When my DH first introduced Poly to me (after 12 years together) I was not down with it at all. No way, no how!!! But I realized that if this was something that was so meaningful and important to DH I had to AT LEAST go through the mental exercise of figuring out what exactly DH was asking me for, who he was (now), and if I could imagine a scenario that might work for me too. While I "wanted" monogamy I discovered in time that I didn't "need" it. He really wanted to be my life partner (and already was), raise our family, be there for me, grow old, etc... but he did not want to be sexually exclusive. I also realized that for me the value and and beauty of monogamy completely disappeared the moment I was aware that my DH didn't want it. I did not want to force my partner to be mono. I wanted him to want to be mono with me but he really didn't. I had to come to grips with that. I was also able to figure out what my specific concerns were and my DH was able to understand me and offer up different ideas. I came up with ideas too. We went back and forth for a while with no pressure to make ANY changes. It took a 1-2 years for me to be ready to open up our relationship.

It's scary to think you might not be compatible long term but avoiding the issue will definitely NOT help the relationship and may in fact speed up the separation process because your partner will not be able to talk openly and honestly with you about what is going on inside her. Sure, moving and being exposed to new ways of conducting relationships may not be what you had in mind. This may have speeded up the process for your partner becoming aware of her interest in polyamory but I promise you (from my own experience) that not knowing about poly does not keep you safe from your partner having/developing feelings for others. That happens regardless of whether you've read poly books or not.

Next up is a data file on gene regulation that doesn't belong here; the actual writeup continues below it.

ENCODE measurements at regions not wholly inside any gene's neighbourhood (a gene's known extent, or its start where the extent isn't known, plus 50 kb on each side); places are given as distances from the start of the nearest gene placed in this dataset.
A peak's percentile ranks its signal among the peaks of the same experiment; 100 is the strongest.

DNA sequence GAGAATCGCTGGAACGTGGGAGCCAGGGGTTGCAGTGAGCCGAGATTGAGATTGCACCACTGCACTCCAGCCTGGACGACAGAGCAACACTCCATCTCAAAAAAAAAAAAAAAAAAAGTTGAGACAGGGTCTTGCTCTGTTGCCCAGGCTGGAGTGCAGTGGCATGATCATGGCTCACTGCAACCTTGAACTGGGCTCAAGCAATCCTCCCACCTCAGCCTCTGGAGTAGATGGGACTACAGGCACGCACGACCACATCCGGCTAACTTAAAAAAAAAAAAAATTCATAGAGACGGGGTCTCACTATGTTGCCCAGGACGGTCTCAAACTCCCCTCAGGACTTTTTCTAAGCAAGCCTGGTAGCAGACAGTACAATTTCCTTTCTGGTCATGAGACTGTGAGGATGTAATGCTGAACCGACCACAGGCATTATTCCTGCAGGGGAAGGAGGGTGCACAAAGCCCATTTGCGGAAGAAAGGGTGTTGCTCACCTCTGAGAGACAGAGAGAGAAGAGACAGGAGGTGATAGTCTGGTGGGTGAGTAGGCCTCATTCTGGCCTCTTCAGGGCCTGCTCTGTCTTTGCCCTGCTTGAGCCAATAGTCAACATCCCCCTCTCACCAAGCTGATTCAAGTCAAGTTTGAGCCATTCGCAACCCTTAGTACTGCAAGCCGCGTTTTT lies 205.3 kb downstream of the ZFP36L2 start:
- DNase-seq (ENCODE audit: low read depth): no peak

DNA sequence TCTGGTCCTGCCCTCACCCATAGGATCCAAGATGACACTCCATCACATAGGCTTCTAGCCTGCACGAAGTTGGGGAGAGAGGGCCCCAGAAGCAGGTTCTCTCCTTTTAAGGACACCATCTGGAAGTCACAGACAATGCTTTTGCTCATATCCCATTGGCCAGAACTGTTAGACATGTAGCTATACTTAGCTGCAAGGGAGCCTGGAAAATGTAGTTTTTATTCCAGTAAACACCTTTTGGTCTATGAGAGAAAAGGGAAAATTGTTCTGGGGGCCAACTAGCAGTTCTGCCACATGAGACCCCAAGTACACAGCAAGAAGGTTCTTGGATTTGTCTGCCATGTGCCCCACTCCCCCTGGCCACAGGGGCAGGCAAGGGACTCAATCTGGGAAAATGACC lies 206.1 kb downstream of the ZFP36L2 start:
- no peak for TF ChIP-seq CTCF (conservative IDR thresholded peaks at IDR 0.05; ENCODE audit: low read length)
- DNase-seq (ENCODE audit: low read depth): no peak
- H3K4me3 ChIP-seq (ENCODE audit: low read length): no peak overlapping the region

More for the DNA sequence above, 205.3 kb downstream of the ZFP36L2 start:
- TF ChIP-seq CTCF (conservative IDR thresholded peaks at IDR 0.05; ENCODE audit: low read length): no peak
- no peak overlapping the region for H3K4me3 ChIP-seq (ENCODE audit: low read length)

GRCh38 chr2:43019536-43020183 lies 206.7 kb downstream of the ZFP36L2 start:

At least polyamory resources promote honesty and transparency within relationships. Good thing she's not friends with folks who are cheating left and right on their partners otherwise she might be tempted by a different set of skills. Start slow- reading a few pages or a chapter. Keep track of any reactions you have and talk about it. Take breaks as needed. Knowing and learning about poly gives you both a framework to communicate about these difficult feelings. I found that the relationship skills that I learned from considering a poly relationship model was well worth the effort. Even if in the end I decided poly was not for me. You may find that what you both want out of your relationship has a lot of overlap and that being open isn't as scary or divergent from what you have now as you originally thought (my experience).

If what you want is long term relationship stability I suggest that you do entertain your partner's request seriously. Anything less than that can damage the strength of the relationship and lead to growing resentment and discontent. Right now her options are be mono with you, be dishonest, or end your relationship. It sounds like she is trying to be honest with you and I think that is a great foundation to start with. Is being in a mono relationship MORE important than being with your partner? I suspect you may not know yet. There are a lot of shades between monogamy and open/poly relationships. Figure out what the options are and why your partner is interested before you make a final decision.

Good luck,